Gov. Spencer Cox spent nearly two hours on Wednesday talking with House Republicans about the rising number of COVID-19 cases in the state, particularly among school-aged children, and what steps, if any, the state can do to minimize those numbers. He also spent an hour meeting with House and Senate Democrats earlier in the day.
Legislative sources who were not authorized to speak publicly told The Tribune the meeting with Cox was cordial as he discussed the current COVID-19 situation. But, curiously, he did not specify any action he was prepared to take, nor did he ask lawmakers to get behind any recommended course of action.
Sources said Cox did not ask to institute a statewide mask mandate, nor did he say he wanted to call a special session to have lawmakers take action as the number of COVID cases spike. The only request from the governor’s office was to work together to find a solution.
Attendees described the meeting as more of a listening and brainstorming session, with Cox asking for more collaboration on finding solutions.
One attendee told The Tribune it was clear the governor was frustrated by the Legislature’s not dealing more effectively with the pandemic. He was pushing to see if lawmakers could talk some sense into the House and Senate leadership teams, the attendee said.
Cox reportedly stressed one difficulty facing the state is the number of health care workers leaving their jobs because they’re burned out or frustrated that the situation has deteriorated again.
There was also talk of how to get more Utahns vaccinated against COVID. Right now, 56.6% of all Utahns have had at least one dose of the vaccine, and 49.4% are fully vaccinated. Cox was certainly open to ideas.
“If the prophet telling people to get vaccinated isn’t working, I don’t know what other celebrity endorsements in Utah would work,” Cox reportedly said according to multiple sources with knowledge of the meeting.
House Speaker Brad Wilson, R-Layton, said in a statement following the meeting lawmakers would form a working group to collaborate with Cox’s administration.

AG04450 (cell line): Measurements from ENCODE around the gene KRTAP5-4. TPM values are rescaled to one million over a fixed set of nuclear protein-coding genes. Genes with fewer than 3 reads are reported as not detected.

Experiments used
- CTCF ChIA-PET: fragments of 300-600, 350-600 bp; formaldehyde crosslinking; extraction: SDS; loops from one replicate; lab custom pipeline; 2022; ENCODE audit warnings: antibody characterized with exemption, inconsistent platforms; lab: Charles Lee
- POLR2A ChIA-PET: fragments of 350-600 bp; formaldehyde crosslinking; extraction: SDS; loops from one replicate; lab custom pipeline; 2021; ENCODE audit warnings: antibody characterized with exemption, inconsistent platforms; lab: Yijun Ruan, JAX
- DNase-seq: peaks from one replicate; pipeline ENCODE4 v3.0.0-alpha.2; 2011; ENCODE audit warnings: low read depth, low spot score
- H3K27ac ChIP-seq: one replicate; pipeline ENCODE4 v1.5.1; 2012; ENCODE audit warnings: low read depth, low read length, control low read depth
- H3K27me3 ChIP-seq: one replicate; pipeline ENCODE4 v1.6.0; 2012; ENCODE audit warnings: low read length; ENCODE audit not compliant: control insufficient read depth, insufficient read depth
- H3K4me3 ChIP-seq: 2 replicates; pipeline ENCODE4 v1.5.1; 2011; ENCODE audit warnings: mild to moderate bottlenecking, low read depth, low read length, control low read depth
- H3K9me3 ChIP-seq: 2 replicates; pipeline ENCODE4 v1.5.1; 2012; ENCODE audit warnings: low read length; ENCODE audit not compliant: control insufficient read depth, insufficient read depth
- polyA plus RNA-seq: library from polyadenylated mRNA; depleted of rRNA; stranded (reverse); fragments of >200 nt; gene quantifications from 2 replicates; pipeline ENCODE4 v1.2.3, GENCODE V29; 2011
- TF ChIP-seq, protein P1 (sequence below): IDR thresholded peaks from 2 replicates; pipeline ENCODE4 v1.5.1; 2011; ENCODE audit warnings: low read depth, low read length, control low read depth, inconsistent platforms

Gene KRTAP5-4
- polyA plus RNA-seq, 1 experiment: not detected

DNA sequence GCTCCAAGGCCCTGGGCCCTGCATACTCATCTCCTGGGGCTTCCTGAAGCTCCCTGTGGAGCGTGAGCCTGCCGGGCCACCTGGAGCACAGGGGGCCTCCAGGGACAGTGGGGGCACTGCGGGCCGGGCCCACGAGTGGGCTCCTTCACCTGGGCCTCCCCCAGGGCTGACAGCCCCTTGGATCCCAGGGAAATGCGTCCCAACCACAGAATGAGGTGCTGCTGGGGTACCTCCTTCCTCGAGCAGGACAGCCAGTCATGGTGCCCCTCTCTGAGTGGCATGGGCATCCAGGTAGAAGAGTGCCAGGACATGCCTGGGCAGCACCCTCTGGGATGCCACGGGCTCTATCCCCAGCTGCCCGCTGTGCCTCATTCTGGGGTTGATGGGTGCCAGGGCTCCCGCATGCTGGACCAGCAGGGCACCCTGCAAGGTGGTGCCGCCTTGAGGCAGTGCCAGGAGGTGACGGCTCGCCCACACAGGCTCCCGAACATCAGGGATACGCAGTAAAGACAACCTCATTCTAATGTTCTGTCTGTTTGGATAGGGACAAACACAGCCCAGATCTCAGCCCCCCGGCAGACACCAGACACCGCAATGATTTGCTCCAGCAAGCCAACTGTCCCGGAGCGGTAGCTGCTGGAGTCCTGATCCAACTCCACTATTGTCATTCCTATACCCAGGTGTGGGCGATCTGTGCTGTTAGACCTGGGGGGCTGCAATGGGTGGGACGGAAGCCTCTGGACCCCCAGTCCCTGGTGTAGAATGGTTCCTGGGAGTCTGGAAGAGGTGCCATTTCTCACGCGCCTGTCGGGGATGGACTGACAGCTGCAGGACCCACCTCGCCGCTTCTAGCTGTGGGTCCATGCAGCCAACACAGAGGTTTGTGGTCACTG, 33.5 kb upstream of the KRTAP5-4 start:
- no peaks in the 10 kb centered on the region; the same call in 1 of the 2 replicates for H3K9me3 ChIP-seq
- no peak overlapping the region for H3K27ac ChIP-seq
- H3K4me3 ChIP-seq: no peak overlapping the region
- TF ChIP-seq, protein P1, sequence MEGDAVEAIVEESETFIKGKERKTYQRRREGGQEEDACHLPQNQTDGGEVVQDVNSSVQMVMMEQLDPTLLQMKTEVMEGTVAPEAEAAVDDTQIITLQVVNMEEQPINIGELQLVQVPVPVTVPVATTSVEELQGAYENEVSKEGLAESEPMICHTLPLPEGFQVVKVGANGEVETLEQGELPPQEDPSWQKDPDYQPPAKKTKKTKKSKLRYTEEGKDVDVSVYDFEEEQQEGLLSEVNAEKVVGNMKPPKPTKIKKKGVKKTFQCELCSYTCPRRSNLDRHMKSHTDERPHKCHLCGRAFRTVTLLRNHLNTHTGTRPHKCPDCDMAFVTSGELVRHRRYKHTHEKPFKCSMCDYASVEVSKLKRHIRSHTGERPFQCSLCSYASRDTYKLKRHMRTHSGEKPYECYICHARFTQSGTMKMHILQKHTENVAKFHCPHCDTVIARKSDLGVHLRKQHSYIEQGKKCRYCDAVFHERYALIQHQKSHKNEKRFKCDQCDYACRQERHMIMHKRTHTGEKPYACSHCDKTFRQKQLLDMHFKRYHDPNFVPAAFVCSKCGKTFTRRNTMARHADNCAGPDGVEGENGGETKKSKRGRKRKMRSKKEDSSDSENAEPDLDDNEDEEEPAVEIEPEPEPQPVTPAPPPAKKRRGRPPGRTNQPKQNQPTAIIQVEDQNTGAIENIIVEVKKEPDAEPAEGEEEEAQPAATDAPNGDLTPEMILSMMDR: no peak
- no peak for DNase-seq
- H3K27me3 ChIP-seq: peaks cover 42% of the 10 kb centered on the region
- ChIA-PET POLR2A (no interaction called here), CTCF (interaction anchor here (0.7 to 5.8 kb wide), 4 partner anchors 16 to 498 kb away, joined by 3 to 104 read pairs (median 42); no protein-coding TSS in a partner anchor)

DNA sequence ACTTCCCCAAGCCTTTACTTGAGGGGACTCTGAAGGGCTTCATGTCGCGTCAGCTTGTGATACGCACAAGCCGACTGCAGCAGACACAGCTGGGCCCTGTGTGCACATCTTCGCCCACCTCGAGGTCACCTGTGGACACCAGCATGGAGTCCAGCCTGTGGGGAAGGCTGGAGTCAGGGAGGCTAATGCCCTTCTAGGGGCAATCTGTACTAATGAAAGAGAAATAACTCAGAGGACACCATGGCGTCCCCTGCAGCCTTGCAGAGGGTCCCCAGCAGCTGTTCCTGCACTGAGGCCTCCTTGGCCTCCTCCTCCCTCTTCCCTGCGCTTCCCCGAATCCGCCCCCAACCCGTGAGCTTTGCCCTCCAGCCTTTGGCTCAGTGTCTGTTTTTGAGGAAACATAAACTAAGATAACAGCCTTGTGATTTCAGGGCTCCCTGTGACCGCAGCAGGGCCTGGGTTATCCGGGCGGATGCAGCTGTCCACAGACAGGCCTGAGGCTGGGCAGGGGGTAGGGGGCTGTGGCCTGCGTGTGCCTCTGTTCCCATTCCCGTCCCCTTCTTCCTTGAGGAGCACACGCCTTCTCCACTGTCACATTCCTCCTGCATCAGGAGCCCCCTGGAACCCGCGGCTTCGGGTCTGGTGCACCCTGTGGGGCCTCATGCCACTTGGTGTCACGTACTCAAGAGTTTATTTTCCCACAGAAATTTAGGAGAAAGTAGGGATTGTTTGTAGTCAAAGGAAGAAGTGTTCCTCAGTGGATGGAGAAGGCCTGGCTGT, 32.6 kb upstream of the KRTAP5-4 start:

“During the meeting, members of our caucus presented several additional measures that should be taken to protect Utahns. Delivering clear and accurate information directly to parents related to conditions in their children’s respective schools will greatly enhance their ability to make informed decisions. Additionally, placing added emphasis on increasing vaccination rates among 12 to 18-year-olds will have a significant impact on reducing the spread of COVID-19 in our secondary schools,” Wilson said.
Wilson also confirmed Cox did not ask for a statewide mask mandate.
Cox’s tricky political landscape
Cox is clearly frustrated by his inability to take action, mostly due to the handcuffs lawmakers slapped on him earlier this year. The so-called “pandemic endgame” bill, as well as limits to his emergency powers, have left him with few options to respond. Lawmakers also took the authority to issue mask mandate away from local school boards, giving that ability to local health departments with oversight from county governments.
He’s also acutely aware that anything he does can be undone by the GOP-dominated legislature, which could be politically damaging for the first-term governor who has been in office less than a year.
“The laws we have in place now require collaboration with the Legislature. They have the ability to overturn anything we do. It’s been very difficult,” Cox said at a Tuesday news conference.
“We will have present with us our health care professionals to answer any questions they have. And then our hope is that we will be able to find some consensus on further measures as we move forward,” Cox added.
Earlier this month, Cox lamented the situation in a pair of emails obtained by The Tribune through an open records request.
On August 16, Cox wrote to Speaker Wilson and Senate President Stuart Adams, R-Layton, about the limits placed on him by the so-called “pandemic endgame” bill.
“Because of the limits of the endgame bill, we really don’t have many tools at our disposal to try and short circuit the growth,” Cox wrote.
Cox said the state would continue to push for an increase in vaccinations, but that will not have any impact for at least a month. He added the endgame bill made it “excruciatingly difficult” for districts to do anything to respond to the increasing number of cases.
Cox has consistently said he needs the Legislature to sign off on any action he takes. That’s not quite true. Cox could use his emergency powers to require masks in schools, which would be in effect for 30 days.
Such a move would put the onus on lawmakers. They could convene a special session to override such an order. If they couldn’t find the votes to do that, then leadership would form a committee to discuss the order, gather data and take public input on whether to extend the emergency order or let it expire at the end of that time period.